For trails plan, death of an urban myth?
Water companies and property owners applauded — literally — a decision Monday by Mesa County commissioners to retire a plan that outlines where recreational trails may be developed in the future.
About 25 people clapped as commissioners voted 3-0 at the board’s weekly administrative meeting Monday morning to toss the county’s Urban Trails Master Plan.
Created in 1997, the plan mapped places where biking and pedestrian paths could go in the future. Some of those proposed trails are on privately owned land, including canal and ditch areas owned by water and irrigation entities.
Mark Harris, general manager of Grand Valley Water Users’ Association, told commissioners he and six other water and irrigation companies declared support for the resolution sunsetting the Urban Trails Master Plan because some people took the map of future trails proposed on company property as an invitation to use those areas before they could officially become trails with company permission. That’s despite the plan specifically stating the map does not show existing trails or allow people to hike or bike on private property.
“The Urban Trails policy has led to the public perception that our ditches and canals are open to public use,” he said. “It’s trespassing we have little ability to stop.”
Commissioner John Justman said misunderstandings about the trails plan map can create problems for water companies and, if someone has an accident on their property, raise their insurance costs.
“They are in the water business, not the recreation business,” Justman said. “It’s a good move to give them some certainty they don’t have be out there being traffic coordinators for people.”
Commissioner Rose Pugliese said getting rid of the Urban Trails Master Plan was a way to protect private property rights. Commissioner Steve Acquafresca said trail development and use needs to wait for private property owner permission, which he believes the resolution emphasizes.
Redlands homeowner Darleen Gsell said she worries about vandalism, safety and liability issues related to people using proposed trails on private land. Redlands property owner Thomas Burrows said he worried trail proponents would use the Urban Trails Master Plan to push for proposed trails to become reality before property owners were ready.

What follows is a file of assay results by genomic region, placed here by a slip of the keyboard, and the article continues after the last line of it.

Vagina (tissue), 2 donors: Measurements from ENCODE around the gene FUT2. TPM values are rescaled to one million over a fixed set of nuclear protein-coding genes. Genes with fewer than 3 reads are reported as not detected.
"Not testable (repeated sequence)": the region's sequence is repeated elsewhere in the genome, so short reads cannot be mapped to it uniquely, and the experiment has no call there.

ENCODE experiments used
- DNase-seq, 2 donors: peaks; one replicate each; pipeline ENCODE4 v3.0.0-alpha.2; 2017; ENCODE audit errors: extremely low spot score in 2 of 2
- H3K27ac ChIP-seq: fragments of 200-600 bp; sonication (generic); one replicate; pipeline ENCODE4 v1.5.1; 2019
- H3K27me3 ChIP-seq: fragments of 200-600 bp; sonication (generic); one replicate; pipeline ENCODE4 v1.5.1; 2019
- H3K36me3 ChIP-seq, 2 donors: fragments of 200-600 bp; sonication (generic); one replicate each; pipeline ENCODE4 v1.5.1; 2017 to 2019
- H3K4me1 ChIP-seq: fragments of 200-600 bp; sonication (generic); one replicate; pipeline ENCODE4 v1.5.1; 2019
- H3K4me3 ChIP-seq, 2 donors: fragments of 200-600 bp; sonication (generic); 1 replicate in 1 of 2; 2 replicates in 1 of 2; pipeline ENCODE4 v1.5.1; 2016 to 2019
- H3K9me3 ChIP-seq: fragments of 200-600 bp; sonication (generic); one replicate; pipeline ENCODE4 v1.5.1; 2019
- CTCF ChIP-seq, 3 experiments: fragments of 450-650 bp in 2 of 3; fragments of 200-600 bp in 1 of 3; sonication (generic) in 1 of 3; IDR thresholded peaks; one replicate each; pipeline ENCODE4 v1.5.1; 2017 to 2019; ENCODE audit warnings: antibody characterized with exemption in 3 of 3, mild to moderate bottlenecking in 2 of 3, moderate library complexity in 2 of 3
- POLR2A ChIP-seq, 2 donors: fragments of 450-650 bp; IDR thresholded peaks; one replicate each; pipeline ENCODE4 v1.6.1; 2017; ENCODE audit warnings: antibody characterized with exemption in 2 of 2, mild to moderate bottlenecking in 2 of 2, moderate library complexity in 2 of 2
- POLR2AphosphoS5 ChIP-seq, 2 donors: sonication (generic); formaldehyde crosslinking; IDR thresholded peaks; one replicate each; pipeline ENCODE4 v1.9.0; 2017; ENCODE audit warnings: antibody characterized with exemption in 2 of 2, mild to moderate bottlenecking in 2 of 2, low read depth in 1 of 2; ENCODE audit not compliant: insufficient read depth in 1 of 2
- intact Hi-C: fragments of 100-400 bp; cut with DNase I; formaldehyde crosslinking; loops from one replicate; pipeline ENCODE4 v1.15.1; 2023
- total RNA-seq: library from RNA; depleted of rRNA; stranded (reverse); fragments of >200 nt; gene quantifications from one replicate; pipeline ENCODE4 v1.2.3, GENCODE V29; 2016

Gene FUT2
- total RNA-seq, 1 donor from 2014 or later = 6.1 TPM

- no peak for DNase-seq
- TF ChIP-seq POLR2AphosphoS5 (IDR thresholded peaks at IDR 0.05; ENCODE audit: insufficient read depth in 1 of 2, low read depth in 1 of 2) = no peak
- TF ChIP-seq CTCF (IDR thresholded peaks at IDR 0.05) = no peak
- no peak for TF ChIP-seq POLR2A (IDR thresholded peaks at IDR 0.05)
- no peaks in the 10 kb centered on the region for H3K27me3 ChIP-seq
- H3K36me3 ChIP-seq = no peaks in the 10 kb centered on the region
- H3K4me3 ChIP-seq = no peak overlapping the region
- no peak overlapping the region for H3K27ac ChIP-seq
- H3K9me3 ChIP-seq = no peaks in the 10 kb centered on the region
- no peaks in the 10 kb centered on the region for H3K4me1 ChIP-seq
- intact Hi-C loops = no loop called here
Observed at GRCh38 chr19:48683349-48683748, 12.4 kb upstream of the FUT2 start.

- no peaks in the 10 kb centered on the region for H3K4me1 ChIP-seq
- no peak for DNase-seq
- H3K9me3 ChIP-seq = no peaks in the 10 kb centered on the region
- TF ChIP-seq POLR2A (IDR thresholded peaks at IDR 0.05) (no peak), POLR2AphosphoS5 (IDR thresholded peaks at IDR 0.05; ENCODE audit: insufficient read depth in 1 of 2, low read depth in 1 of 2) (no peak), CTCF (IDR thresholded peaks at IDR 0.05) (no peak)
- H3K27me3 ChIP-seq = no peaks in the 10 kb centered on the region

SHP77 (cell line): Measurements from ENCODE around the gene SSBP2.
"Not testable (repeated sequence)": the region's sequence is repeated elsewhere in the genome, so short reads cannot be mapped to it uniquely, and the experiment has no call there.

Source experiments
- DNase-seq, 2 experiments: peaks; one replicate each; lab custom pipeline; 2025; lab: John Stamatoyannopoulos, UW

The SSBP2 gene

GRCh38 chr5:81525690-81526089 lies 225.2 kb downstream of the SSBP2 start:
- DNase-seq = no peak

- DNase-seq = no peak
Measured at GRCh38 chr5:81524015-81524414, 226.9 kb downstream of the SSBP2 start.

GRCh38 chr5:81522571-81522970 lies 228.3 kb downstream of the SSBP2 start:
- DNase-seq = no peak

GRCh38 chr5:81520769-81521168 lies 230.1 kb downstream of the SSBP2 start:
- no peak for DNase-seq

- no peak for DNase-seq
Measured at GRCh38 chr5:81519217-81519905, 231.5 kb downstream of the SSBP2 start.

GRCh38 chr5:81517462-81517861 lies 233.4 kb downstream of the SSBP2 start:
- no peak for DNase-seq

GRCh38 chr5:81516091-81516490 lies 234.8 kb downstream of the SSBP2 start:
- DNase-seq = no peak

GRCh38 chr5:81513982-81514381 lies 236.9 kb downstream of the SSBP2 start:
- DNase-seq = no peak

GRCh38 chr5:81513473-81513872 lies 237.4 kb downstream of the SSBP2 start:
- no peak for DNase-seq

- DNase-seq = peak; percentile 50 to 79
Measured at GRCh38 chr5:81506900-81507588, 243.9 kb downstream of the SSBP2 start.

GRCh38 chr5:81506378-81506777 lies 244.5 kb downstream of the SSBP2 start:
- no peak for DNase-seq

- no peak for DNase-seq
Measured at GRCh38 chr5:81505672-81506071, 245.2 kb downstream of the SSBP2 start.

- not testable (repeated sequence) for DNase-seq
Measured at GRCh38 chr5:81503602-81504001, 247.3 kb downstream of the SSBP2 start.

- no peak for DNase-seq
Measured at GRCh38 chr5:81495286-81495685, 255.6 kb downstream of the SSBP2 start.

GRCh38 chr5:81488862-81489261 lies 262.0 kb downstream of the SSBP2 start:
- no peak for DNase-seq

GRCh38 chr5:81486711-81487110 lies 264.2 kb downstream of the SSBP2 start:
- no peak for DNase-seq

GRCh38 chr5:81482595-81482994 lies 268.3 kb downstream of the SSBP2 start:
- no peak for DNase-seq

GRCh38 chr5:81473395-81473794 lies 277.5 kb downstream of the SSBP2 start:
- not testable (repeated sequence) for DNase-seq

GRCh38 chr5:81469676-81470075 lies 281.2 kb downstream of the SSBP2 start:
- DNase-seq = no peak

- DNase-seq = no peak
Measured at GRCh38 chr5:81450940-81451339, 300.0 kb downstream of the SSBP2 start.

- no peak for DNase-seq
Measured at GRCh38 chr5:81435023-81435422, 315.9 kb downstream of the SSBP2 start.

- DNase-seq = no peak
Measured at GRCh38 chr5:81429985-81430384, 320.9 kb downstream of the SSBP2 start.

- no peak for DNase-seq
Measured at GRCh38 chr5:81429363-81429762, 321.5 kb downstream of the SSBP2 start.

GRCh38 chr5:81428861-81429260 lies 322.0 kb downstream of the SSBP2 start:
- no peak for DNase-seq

“These are indeed not just lines on a map,” Burrows told commissioners.
No audience members spoke in favor of keeping the Urban Trails Master Plan, but that doesn’t mean the decision was heralded by everyone.
Fruita Community Development Director Dahna Raugh said the plan didn’t have much proposed for Fruita and the city has its own trail plans, but she is concerned the abolishment of the county plan will give commissioners less incentive in the future to have developers set aside easements for future trail expansion.
“The part that concerns me is the disinterest in bicycle and pedestrian transportation,” she said.
Grand Junction Deputy City Manager Tim Moore said he’s not exactly sure what the county’s change will mean for local development but he said the city will continue to plan and develop trails within city limits based on its own trails plan.
Palisade Town Administrator Rich Sales said Palisade trustees have discussed the county’s move and agree with the decision. Sales said trustees requested staff amend a town plan for proposed trails to eliminate trails on irrigation property but that work has not been completed.
The resolution defers trail developers to standards outlined in the Mesa County Standard Specification for Road and Bridge Construction and any standards or maps that may go in the Mesa County 2040 Regional Transportation Plan. Work on that plan, which covers all methods of transport, will begin soon. Acquafresca said anything omitted by the retirement of the Urban Trails Master Plan that people later decide they want back may go into the 2040 plan.